Later in his book, Bowbly suggests that Darwin may have suffered from fairly severe depression during the months of April and September 1865 — which corroborates the “hysterical crying” that Lehrer eagerly collects and that Darwin conveyed to his doctor. But where Bowbly is careful to note that the “hysterical crying” leading to depression is a speculation based merely on a phrase and an anecdote conveyed by Darwin’s son, Leonard, Lehrer conflates both Darwin’s “hysterical crying” and Bowlby’s other non-depression examples into depression. Furthermore, Lehrer fails to note that the reason that Darwin was “not able to do anything one day out of three” (as he noted in a letter to Joseph Dalton Hooker on March 28, 1849) was because, as Darwin noted, his father had died the previous November. (Lehrer does note Darwin’s grief following the death of his ten-year-old daughter and proudly observes that the DSM manual specifies that the diagnosis of grief-related depressive disorder “is grief caused by bereavement, as long as the grief doesn’t last longer than two months.” But David H. Barlow’s Anxiety and Its Disorders cites a 1989 study*, which points out that “it is not uncommon for some individuals to grieve for a year or longer” and observes that some people may need longer than two months to escape severe incapacitating grief. A major depressive disorder may not necessarily be the result after two months of grief. In other words, the human mind is not necessarily an Easy-Bake oven.)

The basis for Lehrer’s thesis — that Darwin conquered the totality of his apparent “depression” to “succeed in science” and that his “depression” was “a clarifying force, focusing the mind on its most essential problems” — is predicated on a willful misreading of the primary sources, one that apparently eluded the indolent army of Times fact checkers, who only had to consult Bowlby’s more equitable analysis. This was irresponsible assembly from Lehrer: bad and inappropriate badinage intended to back up a sensational headline and convey Darwin as a falsely triumphant poster boy for severe depression. But depression is a deadly disorder, a condition that requires a less specious summary.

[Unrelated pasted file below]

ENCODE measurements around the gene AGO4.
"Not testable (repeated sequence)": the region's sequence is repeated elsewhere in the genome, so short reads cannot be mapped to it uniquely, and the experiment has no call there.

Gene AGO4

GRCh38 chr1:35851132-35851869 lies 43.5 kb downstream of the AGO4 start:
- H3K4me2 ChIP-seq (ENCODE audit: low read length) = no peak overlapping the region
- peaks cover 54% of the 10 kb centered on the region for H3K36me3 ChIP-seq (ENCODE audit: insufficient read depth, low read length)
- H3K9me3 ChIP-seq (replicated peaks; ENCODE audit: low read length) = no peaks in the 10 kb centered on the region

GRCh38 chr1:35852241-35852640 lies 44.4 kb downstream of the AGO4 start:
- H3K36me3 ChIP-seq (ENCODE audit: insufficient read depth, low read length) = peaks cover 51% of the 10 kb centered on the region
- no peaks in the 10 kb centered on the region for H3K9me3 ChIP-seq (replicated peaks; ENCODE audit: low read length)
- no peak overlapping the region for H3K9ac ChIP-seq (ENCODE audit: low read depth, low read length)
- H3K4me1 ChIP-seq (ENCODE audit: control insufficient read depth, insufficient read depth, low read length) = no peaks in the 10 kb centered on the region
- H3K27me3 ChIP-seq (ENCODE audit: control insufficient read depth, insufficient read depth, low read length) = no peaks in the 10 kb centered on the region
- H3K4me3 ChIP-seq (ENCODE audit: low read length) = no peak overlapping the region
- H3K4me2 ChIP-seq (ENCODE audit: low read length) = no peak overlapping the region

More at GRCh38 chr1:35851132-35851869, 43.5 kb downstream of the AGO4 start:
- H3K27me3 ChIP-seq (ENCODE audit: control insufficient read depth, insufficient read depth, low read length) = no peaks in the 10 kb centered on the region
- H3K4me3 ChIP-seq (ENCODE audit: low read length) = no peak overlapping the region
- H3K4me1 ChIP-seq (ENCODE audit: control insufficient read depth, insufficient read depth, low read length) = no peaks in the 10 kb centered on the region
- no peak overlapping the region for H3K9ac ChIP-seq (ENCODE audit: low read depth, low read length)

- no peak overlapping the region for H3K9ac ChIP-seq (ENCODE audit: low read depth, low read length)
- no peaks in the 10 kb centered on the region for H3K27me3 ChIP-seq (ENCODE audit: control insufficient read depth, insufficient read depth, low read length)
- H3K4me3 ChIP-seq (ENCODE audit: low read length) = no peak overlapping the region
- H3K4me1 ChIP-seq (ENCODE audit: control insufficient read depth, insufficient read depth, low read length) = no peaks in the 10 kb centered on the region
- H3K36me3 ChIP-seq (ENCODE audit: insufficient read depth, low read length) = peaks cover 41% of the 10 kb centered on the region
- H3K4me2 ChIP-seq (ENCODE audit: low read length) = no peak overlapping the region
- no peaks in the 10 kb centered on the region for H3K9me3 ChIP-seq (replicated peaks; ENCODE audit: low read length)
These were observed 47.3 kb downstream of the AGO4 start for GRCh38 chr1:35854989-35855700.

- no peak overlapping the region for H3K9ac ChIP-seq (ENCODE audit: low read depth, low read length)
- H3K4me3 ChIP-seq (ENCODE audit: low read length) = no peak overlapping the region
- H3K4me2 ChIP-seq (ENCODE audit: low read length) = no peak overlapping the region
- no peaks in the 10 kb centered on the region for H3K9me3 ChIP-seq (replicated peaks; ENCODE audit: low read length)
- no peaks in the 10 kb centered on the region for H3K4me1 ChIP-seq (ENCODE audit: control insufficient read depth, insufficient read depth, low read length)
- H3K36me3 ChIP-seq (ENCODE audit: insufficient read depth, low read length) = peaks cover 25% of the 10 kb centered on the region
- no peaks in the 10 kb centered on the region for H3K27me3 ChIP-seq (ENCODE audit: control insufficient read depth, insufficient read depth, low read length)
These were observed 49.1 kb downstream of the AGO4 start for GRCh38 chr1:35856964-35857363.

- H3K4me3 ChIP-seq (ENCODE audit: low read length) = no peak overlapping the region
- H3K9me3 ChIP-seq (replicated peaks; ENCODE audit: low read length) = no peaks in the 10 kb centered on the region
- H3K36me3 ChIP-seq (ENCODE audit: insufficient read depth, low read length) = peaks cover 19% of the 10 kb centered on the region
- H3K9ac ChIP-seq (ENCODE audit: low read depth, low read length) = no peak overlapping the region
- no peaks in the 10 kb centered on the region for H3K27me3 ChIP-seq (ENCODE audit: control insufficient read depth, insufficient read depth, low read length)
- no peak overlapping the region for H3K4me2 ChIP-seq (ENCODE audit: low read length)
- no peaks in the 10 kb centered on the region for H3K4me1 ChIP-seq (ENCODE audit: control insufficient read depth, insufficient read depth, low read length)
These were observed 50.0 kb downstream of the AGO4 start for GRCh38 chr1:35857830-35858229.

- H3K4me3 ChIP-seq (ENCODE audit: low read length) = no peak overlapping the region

Lehrer later cites David Foster Wallace’s short story, “The Depressed Person,” as a qualifying example for how the depressive mind remains in a “recursive loop of woe.” One may find comparisons between DFW’s real depression and the details contained in the story. But the story, written in third person and loaded with clinical details, might also be read as something which depicts the regular world’s failure to comprehend inner torment. Prescriptive analysis may very well apply to patterns of behavior, but fiction is an altogether different measure.